Murder accused told gardaí he cut up woman’s body to make her lighter
Kieran Greene told gardaí his partner’s mother was ‘verbally abusive’ to his family, court told
Det Sgt Lucy Myles said she took a very detailed entry in her notebook. “He stated ‘the stuff up the mountains was me’,” she told the court. Photograph: Collins Courts
A murder accused described to gardaí how he cut up the body of his partner’s mother beside a shallow grave “to make her lighter”, before he packed the parts of her body into black bags. He said her arms were the “hardest part” and he “spewed” a few times, the Central Criminal Court has heard.
Father-of-three Kieran Greene also told gardaí that retired hospital worker Patricia O’Connor was “verbally abusive” to his family on a “constant basis” and had threatened to have them killed.
Earlier, the jury heard that Mr Greene walked into a Garda station and told a detective that he had done “something terrible” and had scattered the body parts of Mrs O’Connor in the Dublin mountains.
A garda witness said Mr Greene told her: “I cut them up and threw them all over the place up there.”
The jury heard voluntary statementson Tuesday made by Mr Greene (34) to gardaí at Rathfarnham Garda station on June 12th and 13th, 2017. He has pleaded not guilty to murdering Patricia O’Connor (61) at her home in Mountainview Park, Rathfarnham, Dublin 14 on May 29th, 2017.
The court has heard that the body of Mrs O’Connor was dismembered into 15 separate parts that were found at nine different locations in the Dublin and Wicklow mountains between June 10th and 14th, 2017. Evidence has been given that the results of a post-mortem examination confirmed she suffered a “violent death”.
Garda PJ Foley told prosecution counsel Roisin Lacey SC that he noticed a man “of nervous disposition”, who he now knew to be Mr Greene, sitting alone in the waiting room of Rathfarnham Garda station at 7.15pm on June 12th, 2017.
Garda Foley said Mr Greene came to the front desk of the station and said he wanted to speak to someone in charge. “He told me the body up the mountains was that of Patricia O’Connor and he had a physical altercation with her, whereby she hit him with a hurl,” continued the witness.
Mr Greene said he had reacted by pushing Mrs O’Connor, she fell back and there was blood everywhere, said Garda Foley. The witness said the accused man told him it happened outside the bathroom of the house and he took Mrs O’Connor up the mountains once he saw that her body was unresponsive.
Det Sgt Lucy Myles told Ms Lacey that she was the member in charge at Rathfarnham Garda station on June 12th and was made aware Mr Greene wanted to speak to someone about what was found in the Dublin mountains. “He said he had done something terrible,” said Det Sgt Myles, adding that she took a very detailed entry in her notebook.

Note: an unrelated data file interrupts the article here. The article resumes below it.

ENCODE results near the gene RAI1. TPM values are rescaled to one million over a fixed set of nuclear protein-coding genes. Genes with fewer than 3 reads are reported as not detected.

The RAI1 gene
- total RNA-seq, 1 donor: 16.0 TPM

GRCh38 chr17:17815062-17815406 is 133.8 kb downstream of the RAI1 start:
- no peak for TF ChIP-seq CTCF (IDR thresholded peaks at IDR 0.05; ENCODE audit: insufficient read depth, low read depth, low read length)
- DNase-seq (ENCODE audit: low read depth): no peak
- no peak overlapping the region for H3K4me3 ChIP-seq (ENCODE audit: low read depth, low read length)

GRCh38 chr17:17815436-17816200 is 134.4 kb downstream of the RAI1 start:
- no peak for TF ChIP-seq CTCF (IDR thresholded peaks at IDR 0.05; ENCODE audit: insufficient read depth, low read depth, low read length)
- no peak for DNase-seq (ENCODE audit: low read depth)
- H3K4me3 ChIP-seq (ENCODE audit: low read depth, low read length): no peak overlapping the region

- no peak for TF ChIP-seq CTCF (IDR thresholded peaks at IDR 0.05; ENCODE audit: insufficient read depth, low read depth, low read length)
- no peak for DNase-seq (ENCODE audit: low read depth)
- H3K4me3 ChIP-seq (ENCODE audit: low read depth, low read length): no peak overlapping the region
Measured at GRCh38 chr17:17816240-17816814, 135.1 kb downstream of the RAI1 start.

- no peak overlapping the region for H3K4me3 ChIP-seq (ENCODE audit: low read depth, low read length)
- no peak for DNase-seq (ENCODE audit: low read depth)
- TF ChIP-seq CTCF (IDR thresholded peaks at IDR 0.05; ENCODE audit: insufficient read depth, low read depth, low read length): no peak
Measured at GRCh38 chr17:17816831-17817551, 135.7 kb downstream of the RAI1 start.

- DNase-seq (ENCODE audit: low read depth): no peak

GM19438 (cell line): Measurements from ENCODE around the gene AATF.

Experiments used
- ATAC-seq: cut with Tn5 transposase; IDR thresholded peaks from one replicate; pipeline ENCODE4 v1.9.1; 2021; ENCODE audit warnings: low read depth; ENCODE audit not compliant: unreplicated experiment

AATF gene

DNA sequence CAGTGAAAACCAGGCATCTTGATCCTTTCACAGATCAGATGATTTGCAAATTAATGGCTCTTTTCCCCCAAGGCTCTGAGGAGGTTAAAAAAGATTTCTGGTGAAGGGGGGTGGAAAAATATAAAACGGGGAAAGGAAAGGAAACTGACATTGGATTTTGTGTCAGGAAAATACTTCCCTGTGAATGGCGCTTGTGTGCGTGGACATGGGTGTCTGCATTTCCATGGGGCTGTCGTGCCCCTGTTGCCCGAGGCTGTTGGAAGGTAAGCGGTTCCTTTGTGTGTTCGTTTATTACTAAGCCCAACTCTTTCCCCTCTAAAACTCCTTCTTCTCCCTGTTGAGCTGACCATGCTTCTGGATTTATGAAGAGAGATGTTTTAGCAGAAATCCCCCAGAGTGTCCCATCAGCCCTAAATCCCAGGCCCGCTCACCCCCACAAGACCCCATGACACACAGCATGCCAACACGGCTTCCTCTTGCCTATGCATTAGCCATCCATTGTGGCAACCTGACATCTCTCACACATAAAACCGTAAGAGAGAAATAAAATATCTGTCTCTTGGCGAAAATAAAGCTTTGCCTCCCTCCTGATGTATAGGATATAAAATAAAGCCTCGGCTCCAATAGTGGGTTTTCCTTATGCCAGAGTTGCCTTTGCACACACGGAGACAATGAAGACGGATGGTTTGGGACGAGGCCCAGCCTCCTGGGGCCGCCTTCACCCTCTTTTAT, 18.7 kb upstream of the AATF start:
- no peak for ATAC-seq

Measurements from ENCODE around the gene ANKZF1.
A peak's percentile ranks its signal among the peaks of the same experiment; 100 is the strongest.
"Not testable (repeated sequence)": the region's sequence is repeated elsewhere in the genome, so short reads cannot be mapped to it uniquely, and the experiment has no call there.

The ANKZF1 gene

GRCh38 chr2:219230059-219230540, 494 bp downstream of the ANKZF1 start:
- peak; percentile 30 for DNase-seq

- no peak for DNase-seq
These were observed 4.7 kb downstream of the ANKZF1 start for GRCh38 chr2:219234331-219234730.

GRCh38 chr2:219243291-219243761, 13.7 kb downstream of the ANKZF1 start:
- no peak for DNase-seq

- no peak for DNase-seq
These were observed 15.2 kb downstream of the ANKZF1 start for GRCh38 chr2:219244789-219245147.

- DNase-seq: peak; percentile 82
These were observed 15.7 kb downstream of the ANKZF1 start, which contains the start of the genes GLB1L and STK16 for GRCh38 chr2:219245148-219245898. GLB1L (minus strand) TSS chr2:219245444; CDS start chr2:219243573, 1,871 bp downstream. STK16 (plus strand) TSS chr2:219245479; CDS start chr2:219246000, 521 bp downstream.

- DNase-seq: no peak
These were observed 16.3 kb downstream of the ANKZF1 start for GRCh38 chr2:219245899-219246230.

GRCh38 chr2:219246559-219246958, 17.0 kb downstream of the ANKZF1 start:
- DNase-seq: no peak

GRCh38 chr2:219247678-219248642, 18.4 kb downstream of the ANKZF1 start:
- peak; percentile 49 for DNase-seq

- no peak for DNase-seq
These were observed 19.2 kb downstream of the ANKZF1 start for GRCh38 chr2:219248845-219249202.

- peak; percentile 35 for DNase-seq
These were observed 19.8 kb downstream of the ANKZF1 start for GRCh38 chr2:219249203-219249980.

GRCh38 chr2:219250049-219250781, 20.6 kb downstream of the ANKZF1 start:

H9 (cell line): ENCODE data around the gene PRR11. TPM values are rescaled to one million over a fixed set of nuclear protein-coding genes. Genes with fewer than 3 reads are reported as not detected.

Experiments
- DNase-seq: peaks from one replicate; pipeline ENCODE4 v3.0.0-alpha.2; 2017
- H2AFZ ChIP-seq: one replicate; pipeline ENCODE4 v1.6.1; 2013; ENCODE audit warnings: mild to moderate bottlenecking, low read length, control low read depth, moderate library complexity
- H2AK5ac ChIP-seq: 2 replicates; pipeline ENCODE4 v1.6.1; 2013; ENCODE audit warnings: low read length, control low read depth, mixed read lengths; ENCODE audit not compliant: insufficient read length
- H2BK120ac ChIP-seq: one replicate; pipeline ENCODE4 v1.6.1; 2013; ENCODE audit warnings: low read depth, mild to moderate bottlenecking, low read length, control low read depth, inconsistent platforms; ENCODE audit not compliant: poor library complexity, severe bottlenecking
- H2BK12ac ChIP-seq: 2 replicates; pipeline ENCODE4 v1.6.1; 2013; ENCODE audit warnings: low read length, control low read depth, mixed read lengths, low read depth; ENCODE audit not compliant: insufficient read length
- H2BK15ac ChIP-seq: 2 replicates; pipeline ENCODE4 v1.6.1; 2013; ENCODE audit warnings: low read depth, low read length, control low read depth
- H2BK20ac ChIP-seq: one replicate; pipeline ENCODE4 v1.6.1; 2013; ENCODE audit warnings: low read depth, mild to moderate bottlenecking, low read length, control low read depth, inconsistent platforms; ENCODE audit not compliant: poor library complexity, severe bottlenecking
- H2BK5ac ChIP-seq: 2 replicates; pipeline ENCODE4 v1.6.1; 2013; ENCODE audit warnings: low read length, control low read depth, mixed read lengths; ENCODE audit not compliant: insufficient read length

“He stated ‘the stuff up the mountains was me’,” she said. Det Sgt Myles said she asked Mr Greene what he meant by “the stuff” and he replied: “The body parts scattered in the Dublin mountains, I cut them up and threw them all over the place up there.”
“He then went on to say he had blackened out and didn’t know what happened but just threw them all over the mountains,” said Det Sgt Myles, adding that she immediately cautioned Mr Greene.
Det Sgt Myles said Mr Greene told her he had cut up his mother-in-law Patricia O’Connor but said she was not officially his mother-in-law. “I’m with her daughter 10 or 11 years and we have three kids together,” he said.
The witness said Mr Greene handed her a set of keys to a Toyota car and told her this was the car he had used to bring “her body away”.
Det Sgt Myles testified that she had asked Mr Greene why he killed her and he replied: “I was getting out of the shower when she came in and she started shouting and screaming at me. She then picked up one of the kids hurls outside the bathroom door and started hitting me. I grabbed it and hit her back. Next thing I remember is coming around and she was lying on floor with blood everywhere.”
The witness said Mr Greene said he put her in the boot of the car and buried her in a shallow grave in Wexford. Det Sgt Myles said Mr Greene explained he had panicked a few days later and went back to dig and cut her up before scattering her “all over the Dublin mountains.”
The witness said she then brought Mr Greene into the interview room at 7.45pm and took a voluntary cautioned memo from him. The witness said Mr Greene was “very fidgety but coherent” and told her he wanted to tell her “all about it”.
Mr Greene told gardaí that he handed himself in because he “felt terrible” about what he did, she said. The witness said Mr Greene told her that he and Mrs O’Connor had been “fighting over a cat” and she later stormed out of the house. He said Louise O’Connor and the children had gone to bed as they were trying to avoid her and Mrs O’Connor returned to the house around midnight. Det Sgt Myles said Mr Greene told her he was in the bathroom at the time and Mrs O’Connor picked up a hurl and hit him with it on the wrist saying “Get out, Get out”.
The witness said Mr Greene grabbed the hurl from her, hit her and didn’t know want happened next as when he woke up there was blood everywhere and he panicked. He carried her to the upstairs bedroom and a while later put her in the boot of the car, she said.
Det Sgt Myles said Mr Greene told her he drove to Wexford and stopped at a farmhouse on a narrow road. He said he couldn’t dig the grave much as his ribs were sore so only dug about a foot and covered her with clay, she continued.